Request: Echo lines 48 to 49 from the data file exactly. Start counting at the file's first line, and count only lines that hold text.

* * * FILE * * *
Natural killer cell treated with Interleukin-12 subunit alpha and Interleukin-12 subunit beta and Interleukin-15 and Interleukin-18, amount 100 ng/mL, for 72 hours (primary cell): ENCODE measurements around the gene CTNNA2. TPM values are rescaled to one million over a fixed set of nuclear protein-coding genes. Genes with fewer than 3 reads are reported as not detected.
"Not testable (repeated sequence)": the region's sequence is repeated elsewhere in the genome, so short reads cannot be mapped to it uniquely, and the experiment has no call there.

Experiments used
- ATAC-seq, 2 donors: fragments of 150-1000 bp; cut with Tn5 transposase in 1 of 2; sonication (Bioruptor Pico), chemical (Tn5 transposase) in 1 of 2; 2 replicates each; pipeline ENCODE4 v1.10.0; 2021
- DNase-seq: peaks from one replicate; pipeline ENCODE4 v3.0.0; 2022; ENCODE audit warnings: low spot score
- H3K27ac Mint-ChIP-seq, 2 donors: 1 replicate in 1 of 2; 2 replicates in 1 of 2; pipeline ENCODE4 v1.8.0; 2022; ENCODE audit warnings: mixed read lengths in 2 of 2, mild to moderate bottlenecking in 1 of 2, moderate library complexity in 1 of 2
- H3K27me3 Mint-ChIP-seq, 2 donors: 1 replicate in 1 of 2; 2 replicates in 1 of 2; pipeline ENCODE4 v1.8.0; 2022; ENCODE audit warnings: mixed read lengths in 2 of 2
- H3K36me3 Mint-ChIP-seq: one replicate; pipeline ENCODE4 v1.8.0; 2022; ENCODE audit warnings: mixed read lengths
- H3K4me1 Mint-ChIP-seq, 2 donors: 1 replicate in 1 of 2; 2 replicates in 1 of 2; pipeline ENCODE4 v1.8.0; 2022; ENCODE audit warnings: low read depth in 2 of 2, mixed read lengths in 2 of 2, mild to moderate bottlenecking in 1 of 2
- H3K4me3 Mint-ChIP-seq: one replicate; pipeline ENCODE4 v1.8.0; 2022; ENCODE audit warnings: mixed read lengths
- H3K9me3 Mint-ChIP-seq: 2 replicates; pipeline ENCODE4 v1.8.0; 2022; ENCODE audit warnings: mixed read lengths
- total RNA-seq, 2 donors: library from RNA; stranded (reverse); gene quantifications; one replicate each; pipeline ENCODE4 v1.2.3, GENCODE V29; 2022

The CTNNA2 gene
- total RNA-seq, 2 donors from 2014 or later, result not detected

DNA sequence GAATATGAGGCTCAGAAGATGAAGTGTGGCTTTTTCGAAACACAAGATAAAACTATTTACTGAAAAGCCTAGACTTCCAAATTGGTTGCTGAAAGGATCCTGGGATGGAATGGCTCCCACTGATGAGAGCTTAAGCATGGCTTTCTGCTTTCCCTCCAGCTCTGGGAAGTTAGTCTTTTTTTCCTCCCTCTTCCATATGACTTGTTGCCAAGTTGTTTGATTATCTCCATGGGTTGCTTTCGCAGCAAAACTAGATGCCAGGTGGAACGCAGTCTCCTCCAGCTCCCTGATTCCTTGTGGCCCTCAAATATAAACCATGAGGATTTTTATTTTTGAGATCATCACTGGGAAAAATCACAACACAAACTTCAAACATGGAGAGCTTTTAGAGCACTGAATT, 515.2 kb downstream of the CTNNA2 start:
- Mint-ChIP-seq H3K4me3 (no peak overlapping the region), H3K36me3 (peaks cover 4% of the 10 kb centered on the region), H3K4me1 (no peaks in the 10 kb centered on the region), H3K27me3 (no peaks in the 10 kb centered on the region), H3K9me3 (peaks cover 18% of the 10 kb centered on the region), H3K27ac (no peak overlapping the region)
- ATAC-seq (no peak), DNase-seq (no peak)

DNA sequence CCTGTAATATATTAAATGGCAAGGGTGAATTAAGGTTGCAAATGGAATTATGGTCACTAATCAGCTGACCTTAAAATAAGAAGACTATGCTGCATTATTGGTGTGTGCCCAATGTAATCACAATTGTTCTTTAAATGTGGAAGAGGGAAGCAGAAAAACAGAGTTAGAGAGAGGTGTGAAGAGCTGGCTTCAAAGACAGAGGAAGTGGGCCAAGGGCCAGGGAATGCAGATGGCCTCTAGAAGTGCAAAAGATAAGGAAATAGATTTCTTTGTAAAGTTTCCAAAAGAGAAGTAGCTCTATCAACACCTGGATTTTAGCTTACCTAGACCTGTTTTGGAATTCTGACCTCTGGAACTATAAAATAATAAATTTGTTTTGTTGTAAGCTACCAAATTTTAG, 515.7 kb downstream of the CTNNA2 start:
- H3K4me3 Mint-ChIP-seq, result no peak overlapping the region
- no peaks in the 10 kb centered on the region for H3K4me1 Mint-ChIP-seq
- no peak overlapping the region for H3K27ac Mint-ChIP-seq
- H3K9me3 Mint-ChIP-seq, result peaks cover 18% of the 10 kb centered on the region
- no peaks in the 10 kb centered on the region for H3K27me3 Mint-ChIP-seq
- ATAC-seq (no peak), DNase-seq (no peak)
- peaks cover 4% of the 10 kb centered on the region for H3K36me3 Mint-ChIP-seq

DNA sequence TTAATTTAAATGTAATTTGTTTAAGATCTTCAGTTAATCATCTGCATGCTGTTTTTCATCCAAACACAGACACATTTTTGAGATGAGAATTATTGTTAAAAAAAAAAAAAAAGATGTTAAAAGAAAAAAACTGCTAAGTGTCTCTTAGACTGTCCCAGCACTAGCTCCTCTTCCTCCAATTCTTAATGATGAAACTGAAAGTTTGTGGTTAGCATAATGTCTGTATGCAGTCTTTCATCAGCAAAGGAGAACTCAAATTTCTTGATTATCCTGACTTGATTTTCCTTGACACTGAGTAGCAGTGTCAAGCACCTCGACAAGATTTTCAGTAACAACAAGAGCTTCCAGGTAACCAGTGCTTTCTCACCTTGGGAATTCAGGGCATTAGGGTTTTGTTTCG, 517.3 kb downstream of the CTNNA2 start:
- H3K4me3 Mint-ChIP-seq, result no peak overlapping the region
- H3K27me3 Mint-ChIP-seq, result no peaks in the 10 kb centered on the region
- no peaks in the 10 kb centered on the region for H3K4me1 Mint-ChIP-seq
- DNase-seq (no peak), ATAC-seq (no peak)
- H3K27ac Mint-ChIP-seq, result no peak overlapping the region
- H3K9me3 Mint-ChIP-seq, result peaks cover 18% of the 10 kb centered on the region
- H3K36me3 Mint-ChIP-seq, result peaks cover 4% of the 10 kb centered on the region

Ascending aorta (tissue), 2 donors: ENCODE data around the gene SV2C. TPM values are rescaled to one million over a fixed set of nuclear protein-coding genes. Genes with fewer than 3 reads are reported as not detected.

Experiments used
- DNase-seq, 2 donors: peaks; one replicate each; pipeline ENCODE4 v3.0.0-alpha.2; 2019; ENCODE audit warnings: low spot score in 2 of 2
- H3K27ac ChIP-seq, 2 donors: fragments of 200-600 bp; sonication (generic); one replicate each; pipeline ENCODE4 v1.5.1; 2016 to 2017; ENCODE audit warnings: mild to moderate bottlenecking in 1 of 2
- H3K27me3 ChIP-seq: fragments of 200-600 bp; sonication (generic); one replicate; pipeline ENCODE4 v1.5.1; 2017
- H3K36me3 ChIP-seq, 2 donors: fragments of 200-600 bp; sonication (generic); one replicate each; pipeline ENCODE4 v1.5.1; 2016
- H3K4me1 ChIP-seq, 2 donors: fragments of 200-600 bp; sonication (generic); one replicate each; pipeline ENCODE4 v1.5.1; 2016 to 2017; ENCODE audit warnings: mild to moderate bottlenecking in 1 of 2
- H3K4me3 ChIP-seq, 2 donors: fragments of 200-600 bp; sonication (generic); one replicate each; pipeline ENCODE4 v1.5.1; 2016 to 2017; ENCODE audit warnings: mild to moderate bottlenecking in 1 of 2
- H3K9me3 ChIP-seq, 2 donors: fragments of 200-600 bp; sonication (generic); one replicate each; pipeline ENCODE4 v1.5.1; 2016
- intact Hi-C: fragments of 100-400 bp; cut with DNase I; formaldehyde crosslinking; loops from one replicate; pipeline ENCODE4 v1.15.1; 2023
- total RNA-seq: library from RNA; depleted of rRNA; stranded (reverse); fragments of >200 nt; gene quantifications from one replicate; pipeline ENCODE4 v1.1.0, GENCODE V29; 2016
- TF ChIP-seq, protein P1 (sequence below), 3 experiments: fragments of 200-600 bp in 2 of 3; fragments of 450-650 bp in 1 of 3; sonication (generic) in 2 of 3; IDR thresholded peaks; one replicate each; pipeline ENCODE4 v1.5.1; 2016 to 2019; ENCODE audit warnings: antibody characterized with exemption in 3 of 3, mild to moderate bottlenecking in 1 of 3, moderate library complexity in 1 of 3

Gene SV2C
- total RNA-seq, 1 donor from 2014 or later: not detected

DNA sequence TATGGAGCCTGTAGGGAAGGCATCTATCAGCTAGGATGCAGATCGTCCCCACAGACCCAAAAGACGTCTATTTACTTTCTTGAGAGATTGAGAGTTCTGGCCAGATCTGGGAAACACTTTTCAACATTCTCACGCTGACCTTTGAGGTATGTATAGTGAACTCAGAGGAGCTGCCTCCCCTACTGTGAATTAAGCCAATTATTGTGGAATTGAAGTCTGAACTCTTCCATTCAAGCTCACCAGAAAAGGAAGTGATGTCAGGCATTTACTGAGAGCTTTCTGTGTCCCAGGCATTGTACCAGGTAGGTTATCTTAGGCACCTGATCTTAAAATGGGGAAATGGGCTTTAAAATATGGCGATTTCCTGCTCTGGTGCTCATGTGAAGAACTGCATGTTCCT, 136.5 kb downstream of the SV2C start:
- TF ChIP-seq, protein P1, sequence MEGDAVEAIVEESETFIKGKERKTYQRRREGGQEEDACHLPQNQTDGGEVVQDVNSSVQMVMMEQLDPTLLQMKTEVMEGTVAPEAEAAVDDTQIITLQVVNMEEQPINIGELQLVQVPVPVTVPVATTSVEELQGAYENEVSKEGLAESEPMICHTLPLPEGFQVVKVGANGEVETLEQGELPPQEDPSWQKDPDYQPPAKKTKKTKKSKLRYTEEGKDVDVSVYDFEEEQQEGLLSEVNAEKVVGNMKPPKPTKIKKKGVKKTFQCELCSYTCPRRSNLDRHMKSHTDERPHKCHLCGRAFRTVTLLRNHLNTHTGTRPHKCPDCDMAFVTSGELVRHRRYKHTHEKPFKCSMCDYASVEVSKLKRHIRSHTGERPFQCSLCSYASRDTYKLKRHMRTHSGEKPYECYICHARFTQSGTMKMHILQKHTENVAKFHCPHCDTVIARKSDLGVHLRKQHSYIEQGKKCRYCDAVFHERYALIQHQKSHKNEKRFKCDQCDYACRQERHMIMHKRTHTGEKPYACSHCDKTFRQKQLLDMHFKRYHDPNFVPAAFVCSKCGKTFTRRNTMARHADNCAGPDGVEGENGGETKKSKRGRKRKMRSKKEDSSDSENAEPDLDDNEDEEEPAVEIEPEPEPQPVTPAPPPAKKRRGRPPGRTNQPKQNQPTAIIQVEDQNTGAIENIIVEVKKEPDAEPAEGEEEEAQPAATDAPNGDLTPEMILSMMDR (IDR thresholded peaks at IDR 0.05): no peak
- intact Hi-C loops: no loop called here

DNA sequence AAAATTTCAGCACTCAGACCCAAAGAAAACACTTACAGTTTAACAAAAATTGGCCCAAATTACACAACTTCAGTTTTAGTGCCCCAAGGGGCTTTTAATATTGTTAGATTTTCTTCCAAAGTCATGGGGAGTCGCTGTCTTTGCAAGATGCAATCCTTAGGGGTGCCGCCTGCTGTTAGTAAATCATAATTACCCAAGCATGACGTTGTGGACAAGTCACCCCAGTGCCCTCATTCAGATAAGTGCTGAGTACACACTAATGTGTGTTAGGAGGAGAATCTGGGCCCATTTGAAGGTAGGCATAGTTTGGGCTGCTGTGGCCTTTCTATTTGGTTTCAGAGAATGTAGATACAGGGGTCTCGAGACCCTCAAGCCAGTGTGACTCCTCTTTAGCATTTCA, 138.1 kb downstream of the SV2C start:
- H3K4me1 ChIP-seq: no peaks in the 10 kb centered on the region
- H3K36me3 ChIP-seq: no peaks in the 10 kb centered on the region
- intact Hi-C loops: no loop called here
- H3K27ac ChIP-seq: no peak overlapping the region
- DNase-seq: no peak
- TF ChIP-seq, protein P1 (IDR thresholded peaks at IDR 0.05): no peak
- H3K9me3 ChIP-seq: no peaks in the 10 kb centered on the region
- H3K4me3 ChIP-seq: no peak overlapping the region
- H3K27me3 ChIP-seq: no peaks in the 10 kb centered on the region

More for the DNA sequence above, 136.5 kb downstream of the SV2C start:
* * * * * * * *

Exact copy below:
DNA sequence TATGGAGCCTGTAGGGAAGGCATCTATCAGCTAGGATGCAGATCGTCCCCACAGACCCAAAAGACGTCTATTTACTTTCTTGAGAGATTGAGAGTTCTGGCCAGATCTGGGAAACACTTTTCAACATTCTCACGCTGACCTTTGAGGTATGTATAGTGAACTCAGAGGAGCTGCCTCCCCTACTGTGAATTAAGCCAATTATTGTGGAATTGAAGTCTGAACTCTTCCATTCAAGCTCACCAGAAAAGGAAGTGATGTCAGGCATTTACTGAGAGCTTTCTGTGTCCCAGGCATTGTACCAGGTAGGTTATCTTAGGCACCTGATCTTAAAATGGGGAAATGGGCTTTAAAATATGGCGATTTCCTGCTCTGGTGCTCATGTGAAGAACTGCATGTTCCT, 136.5 kb downstream of the SV2C start:
- TF ChIP-seq, protein P1, sequence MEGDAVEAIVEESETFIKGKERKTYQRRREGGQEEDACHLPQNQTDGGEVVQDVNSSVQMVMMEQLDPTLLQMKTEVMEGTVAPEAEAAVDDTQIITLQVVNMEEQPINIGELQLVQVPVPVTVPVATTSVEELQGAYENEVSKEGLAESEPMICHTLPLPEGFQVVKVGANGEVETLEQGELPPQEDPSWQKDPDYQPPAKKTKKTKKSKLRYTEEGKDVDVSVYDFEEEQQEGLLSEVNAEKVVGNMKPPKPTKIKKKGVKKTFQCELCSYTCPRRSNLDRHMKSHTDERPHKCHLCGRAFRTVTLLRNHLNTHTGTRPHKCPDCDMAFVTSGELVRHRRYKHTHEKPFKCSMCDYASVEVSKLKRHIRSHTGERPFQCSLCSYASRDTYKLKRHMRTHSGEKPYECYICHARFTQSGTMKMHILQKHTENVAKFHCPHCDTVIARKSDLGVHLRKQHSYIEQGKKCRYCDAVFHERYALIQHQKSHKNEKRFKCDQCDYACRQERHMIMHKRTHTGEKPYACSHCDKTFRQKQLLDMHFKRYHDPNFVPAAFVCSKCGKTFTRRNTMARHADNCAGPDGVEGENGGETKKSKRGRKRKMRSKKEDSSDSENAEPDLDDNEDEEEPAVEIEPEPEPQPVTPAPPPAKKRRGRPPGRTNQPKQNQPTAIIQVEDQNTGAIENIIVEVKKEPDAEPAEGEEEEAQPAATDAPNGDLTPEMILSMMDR (IDR thresholded peaks at IDR 0.05): no peak